- Deputy Thomas P. Broughan asked the Minister for Public Expenditure and Reform the estimates of public private partnership, PPP, expenditure in the context of the multi-annual capital allocations in respect of the period 2018 to 2021; the major PPP projects in the water supply sector; the costs of same; and if he will make a statement on the matter. [21624/18]
As the Minister knows, there has been much criticism and two major debates about public private partnerships, PPPs, in this House. Our parliamentary budget office has carried out an overview of PPPs in Ireland, asking that we address the pretty opaque nature and the lack of transparency in the whole area of PPPs. There is a difficulty in measuring true value for money down to the 2040s or 2060s. The overview made some specific proposals on water contracts and the multi-annual budget.
This week we have taken steps looking at how we can increase the information available relating to PPPs. My Department has published two separate sets of financial data. This can be accessed on the www.ppp.gov.ie website. The first set of data provides an update on the existing financial commitments table. This table contains detailed information on all PPP projects for which contracts have been signed and which are either operational or in construction. Information is broken out by individual project on the type of PPP model being used, the operational date of the project, the capital contractual value of the project, the total unitary payments made to the end of 2017, the projected future unitary payments for each project, other PPP-related costs, the total cost of each project and the year of final payment of the project. All told, it is a considerable amount of information.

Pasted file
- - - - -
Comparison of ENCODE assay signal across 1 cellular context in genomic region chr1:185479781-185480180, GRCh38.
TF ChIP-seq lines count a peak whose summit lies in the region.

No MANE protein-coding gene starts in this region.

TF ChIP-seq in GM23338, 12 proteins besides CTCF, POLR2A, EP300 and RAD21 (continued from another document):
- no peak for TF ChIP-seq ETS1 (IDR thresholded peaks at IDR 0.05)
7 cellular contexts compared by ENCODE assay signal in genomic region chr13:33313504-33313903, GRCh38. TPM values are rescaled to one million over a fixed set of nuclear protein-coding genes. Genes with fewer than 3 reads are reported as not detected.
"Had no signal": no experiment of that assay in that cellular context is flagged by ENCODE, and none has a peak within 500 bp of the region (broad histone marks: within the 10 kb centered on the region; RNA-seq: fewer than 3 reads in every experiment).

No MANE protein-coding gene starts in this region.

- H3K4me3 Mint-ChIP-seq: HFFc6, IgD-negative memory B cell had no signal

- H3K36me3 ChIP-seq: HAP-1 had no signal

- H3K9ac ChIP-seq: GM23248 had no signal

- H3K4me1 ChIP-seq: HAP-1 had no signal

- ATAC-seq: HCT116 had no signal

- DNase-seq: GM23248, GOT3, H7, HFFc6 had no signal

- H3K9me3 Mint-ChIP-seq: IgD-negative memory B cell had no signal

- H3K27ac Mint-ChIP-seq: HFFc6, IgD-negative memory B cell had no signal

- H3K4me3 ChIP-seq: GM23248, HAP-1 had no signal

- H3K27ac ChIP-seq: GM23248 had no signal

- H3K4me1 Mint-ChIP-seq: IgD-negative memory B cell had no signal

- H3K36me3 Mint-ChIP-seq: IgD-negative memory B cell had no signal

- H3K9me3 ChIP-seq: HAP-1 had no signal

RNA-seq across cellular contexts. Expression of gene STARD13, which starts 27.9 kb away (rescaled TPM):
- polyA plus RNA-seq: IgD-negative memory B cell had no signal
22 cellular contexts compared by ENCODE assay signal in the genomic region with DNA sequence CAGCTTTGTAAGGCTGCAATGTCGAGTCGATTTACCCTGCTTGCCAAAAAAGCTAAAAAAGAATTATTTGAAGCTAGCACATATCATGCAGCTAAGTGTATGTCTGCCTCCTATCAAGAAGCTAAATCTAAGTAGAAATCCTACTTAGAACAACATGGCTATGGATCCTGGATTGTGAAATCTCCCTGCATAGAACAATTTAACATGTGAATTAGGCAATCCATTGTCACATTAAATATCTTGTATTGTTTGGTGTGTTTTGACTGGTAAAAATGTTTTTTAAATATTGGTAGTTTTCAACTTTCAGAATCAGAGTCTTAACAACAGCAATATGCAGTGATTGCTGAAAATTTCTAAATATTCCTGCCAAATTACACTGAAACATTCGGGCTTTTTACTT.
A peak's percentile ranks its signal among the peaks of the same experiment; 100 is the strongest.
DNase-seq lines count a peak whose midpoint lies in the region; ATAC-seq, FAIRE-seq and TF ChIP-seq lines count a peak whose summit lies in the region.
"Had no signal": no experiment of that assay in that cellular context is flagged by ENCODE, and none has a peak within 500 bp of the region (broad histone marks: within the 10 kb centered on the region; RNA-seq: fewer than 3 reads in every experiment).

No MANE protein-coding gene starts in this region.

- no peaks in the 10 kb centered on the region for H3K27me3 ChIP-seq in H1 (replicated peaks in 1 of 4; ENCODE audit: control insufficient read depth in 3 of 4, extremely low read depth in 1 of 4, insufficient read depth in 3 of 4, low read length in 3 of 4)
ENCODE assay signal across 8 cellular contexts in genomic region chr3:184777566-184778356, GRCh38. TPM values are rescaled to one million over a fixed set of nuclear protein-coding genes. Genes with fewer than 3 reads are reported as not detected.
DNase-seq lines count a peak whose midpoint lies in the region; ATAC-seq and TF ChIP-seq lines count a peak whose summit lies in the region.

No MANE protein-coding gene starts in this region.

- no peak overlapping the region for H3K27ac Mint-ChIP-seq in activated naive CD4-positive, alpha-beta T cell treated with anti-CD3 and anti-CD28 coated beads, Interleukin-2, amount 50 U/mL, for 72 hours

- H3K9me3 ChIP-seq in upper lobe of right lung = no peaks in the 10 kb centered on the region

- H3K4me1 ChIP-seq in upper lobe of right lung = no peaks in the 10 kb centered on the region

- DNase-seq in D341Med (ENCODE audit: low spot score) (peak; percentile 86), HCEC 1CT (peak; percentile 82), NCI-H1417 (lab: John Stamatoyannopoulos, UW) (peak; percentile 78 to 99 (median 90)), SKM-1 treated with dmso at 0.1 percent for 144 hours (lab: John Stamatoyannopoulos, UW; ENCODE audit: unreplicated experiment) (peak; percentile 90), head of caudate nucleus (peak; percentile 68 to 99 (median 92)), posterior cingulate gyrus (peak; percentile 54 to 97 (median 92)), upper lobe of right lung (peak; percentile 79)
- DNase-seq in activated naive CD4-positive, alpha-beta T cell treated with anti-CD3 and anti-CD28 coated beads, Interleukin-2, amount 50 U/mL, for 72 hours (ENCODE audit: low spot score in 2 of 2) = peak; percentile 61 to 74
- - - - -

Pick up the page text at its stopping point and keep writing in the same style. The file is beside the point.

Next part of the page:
The Deputy should note that the published data is intended to provide indicative information on PPP projects based on information provided to my Department by the relevant responsible Departments or agencies. The central PPP policy unit in my Department endeavours to ensure that the information is as accurate as possible but any queries on the details of specific projects should be confirmed directly with the State authorities responsible for those projects.
The estimated expenditure on PPP unitary payments will amount to approximately €1.2 billion up to 2021. This represents 4% of the total. With regard to water, Irish Water has statutory responsibility for all aspects of water services planning, delivery and operation at national, regional and local levels. This includes taking on responsibility for the water-related PPPs from the local authorities.
I welcome the Minister’s point on greater transparency or information but he was to publish a major review of PPPs going over the past couple of decades and into the future. I do not know if his Department has done that yet. He mentioned a central expenditure evaluation unit and that clearly has a key role along with the National Development Finance Agency in evaluating PPPs. There still seems to be an opaque nature when we look at the multi-annual capital framework and the spending of each Department. We still need clarification on how PPPs are performing, particularly with respect to water supply and drainage. This relates to the way money is drawn down and the way projects move forward. We have the major River Shannon water supply project, the Ringsend project and so on. There is much work to be done in treatment, and the Minister of State, Deputy Moran, has done much work in the area. There are also flood relief schemes and so on. It seems hard to disaggregate the PPP structure despite major criticism. We had the Comptroller and Auditor General report of 2011, when the Government took power, which is very critical. The Economic and Social Research Institute has been equally critical over the years.